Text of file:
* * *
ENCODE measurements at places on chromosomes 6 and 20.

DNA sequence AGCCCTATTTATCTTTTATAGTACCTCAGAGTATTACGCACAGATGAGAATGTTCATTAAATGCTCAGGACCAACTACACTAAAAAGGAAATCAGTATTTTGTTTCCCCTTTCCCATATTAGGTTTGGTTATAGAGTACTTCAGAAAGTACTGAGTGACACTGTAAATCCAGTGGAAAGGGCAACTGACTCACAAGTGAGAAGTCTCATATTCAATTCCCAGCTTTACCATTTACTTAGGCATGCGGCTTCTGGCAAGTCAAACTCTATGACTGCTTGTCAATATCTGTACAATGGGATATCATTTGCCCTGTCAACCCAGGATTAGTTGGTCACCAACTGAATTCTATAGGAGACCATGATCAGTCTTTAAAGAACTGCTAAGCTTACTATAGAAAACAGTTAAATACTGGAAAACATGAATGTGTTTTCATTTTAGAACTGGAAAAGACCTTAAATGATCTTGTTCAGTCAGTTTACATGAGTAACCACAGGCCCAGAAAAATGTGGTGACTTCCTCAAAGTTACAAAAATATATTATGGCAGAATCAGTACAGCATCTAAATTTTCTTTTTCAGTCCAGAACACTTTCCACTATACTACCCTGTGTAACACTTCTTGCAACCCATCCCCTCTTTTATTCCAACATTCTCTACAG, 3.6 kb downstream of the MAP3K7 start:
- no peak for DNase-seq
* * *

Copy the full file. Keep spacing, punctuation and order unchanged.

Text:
ENCODE measurements at places on chromosomes 6 and 20.

DNA sequence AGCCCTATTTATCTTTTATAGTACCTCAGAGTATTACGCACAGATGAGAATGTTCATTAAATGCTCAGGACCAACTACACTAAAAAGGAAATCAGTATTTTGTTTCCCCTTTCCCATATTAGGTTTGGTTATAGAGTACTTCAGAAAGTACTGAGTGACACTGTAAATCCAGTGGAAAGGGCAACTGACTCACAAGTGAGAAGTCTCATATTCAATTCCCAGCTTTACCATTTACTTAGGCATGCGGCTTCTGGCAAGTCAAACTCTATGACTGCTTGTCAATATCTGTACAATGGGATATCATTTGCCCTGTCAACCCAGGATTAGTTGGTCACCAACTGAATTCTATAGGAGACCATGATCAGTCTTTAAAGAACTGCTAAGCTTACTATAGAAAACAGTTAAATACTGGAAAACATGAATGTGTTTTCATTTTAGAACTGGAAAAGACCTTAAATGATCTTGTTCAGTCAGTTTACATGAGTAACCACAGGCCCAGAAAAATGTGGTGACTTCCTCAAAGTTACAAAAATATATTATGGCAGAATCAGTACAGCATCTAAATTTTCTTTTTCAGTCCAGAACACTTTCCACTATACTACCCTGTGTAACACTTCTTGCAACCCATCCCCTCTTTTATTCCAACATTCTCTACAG, 3.6 kb downstream of the MAP3K7 start:
- no peak for DNase-seq